Women in British Romantic Theatre: Drama, Performance, and Society, 1790-1840

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Catherine Burroughs, ed., Women in British Romantic Theatre: Drama, Performance, and Society, 1790-1840. Cambridge: Cambridge University Press, 2000. Pp. xvi + 344.

Romantic drama provides the ground for some of the most exciting and innovative scholarship in recent theatre studies. Working at the intersections of performance history/reception/theory, cultural studies, feminist criticism, and literary and theatre history, the scholars in this relatively new field have published an array of meticulously researched and often revisionist books and journal articles. They are also generous, eager to welcome, help, and mentor each other and new converts. This collection, Women in British Romantic Theatre: Drama, Performance, and Society, 1790-1840, edited by Catherine Burroughs, is a worthy addition to the field; it demonstrates the best kind of work being done, the collegiality of scholars in this area, and some of their commonalities in methodology and lines of inquiry. The volume also includes an excellent twenty-three page bibliography.

The title, Women in British Romantic Theatre, calls attention to the fact that the authors are as devoted to the study of women critics, translators, managers, and theorists as they are to the more traditional examination of playwrights and actresses. The book is divided into five sections, 'Historical Contexts: Revolution and Entrenchment'; 'Nations, Households, Dramaturgy'; 'Performance and Closet Drama'; 'Criticism and Theory'; and 'Translation, Adaptation, Revision.' It is tempting to pause to complain about the obvious - that eleven essays in so many sub-fields give us a seriously incomplete idea of each topic, fragmented views of a number of major women, and too many small pieces of information. A more judicious and fair statement is that the essays illustrate the richness of the field, the kinds of work being done, and the work that remains - even needs - to be done. In her introduction, Burroughs emphasizes the continuities in contemporary research on Romantic drama and gracefully reminds readers of the corrections scholars have made and continue to make. For example, almost nothing said about Joanna Baillie before 1990 has stood up to the recent and intense study of her life, work, and situation; we may now know more about her work in drama than we do about that of Wordsworth, Coleridge, or even Byron. Susan Bennett's contribution here, the excellent Outing Joanna Baillie,' provides the coup de grace to the myth that Baillie was a mere closet dramatist. Bennett demonstrates definitively how seriously Baillie attempted to get her plays to the attention of managers and how persistently she grappled with the realities of contemporary staging practices and audiences. Burroughs' own work and continuing interest in the connections between closet performances and theatre on the one hand, and text and performance on the other, are prominent in the introduction and many of the essays - for example in Marjean Purinton's beautifully argued 'Women's sovereignty on trial: Joanna Baillie's "The Tryal" as metatheatrics.' Elizabeth Inchbald's status as the text/ performance case par excellence is variously treated in these essays, and they do her justice, perhaps ironically by collectively making her a somewhat more enigmatic, even contradictory personality and artist.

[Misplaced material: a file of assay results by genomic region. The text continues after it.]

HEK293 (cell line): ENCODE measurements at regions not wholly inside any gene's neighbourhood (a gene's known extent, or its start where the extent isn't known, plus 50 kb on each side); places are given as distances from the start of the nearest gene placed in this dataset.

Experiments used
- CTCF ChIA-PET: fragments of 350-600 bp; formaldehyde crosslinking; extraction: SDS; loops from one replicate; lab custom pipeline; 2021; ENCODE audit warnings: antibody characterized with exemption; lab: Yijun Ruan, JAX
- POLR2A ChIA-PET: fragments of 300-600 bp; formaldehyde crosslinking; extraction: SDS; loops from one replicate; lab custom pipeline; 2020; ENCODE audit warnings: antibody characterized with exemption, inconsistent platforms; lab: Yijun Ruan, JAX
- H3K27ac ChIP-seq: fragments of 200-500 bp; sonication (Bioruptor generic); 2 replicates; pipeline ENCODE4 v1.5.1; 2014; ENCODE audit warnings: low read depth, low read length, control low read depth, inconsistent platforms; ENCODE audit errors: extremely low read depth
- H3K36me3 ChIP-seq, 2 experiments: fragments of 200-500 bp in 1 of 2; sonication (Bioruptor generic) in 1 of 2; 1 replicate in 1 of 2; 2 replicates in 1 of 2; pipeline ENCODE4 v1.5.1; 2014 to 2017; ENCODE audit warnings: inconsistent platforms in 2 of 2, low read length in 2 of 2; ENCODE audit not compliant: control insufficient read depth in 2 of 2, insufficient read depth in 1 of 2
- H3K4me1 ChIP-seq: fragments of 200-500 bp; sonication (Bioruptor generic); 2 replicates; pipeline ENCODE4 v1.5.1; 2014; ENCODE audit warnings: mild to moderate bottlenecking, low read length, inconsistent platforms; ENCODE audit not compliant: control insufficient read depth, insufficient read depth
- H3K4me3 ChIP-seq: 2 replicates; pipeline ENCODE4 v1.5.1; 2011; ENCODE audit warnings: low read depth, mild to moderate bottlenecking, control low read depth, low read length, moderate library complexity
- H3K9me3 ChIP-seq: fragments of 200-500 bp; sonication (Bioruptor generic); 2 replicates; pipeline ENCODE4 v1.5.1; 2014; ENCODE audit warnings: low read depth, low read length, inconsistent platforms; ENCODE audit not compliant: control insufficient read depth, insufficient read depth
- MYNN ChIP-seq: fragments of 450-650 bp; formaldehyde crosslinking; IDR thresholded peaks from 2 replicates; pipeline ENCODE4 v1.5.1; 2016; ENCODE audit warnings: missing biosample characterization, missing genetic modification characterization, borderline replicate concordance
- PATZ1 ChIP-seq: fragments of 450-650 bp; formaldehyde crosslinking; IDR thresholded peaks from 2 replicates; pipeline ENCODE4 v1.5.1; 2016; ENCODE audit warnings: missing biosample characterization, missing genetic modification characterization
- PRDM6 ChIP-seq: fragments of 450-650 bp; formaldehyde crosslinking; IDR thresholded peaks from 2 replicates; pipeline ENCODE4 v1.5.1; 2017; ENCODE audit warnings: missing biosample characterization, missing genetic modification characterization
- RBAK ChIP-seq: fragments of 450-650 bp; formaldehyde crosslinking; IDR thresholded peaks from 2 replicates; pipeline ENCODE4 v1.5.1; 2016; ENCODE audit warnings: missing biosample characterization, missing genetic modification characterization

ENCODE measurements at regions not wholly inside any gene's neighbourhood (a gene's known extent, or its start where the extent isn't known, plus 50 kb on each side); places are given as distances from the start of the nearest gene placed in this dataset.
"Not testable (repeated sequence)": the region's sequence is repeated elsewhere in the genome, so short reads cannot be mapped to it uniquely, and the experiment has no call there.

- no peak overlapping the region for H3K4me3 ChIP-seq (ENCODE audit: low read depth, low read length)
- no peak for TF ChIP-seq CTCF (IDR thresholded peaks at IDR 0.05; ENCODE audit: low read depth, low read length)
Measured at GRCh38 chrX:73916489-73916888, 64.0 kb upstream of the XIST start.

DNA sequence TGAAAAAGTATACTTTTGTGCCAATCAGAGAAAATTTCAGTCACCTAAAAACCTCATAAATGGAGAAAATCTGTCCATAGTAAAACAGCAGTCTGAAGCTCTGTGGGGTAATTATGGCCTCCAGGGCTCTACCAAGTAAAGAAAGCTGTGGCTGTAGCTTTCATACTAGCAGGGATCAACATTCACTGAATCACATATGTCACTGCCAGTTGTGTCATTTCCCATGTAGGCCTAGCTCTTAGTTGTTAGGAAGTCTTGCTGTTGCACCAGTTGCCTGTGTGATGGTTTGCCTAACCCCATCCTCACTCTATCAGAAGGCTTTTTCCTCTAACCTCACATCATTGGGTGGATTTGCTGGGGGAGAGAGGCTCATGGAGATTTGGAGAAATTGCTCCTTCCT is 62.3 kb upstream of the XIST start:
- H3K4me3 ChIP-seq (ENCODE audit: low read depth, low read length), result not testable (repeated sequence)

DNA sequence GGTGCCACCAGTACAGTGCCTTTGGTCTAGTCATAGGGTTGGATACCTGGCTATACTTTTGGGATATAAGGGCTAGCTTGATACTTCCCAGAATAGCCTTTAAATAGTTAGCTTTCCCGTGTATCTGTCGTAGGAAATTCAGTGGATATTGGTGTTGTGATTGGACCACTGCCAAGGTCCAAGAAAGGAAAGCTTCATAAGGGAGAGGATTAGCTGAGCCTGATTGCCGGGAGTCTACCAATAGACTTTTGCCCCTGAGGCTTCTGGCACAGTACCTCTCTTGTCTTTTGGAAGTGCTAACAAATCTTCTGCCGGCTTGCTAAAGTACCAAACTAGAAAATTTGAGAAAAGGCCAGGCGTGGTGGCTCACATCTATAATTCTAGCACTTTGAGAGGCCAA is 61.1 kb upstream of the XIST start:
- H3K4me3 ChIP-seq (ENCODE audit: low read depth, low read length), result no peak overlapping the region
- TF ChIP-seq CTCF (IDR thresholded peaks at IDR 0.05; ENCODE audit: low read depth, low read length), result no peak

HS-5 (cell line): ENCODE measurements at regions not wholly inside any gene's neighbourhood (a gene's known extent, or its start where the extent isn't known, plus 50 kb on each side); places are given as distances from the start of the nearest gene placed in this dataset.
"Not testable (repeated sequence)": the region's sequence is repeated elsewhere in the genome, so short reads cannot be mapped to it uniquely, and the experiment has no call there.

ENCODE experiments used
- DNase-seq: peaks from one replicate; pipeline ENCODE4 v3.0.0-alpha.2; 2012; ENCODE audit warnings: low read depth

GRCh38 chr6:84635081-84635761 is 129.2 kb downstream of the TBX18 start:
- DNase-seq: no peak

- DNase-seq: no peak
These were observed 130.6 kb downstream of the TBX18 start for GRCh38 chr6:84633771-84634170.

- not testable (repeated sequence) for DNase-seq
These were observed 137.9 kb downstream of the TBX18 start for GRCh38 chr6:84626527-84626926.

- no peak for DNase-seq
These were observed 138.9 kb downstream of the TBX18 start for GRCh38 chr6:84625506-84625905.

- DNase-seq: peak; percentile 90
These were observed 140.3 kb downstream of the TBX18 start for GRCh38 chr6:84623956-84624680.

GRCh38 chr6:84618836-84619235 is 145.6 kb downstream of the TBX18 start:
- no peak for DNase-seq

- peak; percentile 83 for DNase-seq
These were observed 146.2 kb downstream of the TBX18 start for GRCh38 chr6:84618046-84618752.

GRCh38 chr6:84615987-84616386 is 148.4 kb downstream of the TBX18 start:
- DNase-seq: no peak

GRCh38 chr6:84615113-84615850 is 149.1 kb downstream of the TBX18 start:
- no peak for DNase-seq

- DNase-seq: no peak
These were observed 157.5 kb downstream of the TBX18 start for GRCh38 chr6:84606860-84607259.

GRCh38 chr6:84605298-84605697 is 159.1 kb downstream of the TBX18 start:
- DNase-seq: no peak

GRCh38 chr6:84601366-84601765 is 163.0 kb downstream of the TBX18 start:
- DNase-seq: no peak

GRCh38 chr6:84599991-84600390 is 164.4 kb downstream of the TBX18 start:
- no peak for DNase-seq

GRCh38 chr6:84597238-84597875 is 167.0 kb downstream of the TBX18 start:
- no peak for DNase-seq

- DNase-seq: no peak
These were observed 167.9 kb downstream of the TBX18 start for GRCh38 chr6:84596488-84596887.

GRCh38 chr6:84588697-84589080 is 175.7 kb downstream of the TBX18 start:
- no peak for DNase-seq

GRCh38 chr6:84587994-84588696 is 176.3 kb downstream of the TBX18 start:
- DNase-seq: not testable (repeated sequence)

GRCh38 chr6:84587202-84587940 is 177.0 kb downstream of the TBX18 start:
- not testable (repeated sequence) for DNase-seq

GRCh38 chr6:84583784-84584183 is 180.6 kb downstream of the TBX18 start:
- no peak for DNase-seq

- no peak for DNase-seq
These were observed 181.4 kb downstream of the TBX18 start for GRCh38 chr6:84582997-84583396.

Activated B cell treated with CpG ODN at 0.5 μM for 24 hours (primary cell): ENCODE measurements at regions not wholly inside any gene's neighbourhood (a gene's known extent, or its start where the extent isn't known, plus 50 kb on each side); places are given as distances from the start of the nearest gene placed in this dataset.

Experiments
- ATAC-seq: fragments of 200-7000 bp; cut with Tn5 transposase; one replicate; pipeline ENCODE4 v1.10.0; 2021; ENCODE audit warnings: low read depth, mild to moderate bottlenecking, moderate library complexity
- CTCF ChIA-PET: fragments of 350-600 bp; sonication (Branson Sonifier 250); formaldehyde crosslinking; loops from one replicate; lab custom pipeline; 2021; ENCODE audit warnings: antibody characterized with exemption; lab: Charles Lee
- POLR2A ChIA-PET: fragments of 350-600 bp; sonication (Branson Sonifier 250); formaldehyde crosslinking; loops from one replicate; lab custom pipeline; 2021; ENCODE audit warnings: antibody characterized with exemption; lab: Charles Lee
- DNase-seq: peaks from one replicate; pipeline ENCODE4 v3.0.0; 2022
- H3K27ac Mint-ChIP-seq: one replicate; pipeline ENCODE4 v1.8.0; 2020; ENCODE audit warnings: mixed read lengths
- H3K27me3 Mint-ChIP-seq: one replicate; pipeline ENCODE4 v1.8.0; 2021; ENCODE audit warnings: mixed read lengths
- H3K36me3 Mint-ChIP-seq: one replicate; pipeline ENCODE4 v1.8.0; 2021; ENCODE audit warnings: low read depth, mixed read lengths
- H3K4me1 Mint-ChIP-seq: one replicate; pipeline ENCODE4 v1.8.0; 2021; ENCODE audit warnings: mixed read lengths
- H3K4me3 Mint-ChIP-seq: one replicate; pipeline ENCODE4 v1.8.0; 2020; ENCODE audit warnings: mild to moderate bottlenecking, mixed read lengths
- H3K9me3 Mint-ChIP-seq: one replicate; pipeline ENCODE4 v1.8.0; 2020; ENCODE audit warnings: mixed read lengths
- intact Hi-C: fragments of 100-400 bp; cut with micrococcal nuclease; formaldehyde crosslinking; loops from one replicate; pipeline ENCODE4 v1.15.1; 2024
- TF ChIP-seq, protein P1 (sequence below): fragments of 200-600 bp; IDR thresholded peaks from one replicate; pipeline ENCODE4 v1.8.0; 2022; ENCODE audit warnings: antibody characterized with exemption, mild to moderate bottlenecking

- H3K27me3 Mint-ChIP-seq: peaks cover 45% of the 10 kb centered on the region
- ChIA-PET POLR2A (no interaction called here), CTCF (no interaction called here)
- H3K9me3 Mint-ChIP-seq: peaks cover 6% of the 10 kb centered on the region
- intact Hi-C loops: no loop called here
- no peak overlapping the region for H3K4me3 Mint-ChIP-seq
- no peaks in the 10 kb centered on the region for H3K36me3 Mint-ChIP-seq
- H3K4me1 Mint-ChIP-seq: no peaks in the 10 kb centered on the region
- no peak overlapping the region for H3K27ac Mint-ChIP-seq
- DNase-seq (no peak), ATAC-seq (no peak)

The lead essay is 'Baillie, Siddons, Larpent: gender, power, and politics in the theatre of Romanticism' by one of the men who vie for the title of father of contemporary studies of Romantic Drama, Jeffrey N. Cox. Cox's In the Shadows of Romance: Romantic Tragic Drama in Germany, England, and France (1987), his edited collections such as the Drama volume in Pickering and Chatto's highly useful collection Slavery, Abolition and Emancipation: Writings in the British Romantic Period (1999), and essays such as 'The French Revolution in the English Theatre' (1990) suggest the range and depth of his knowledge of the period. …


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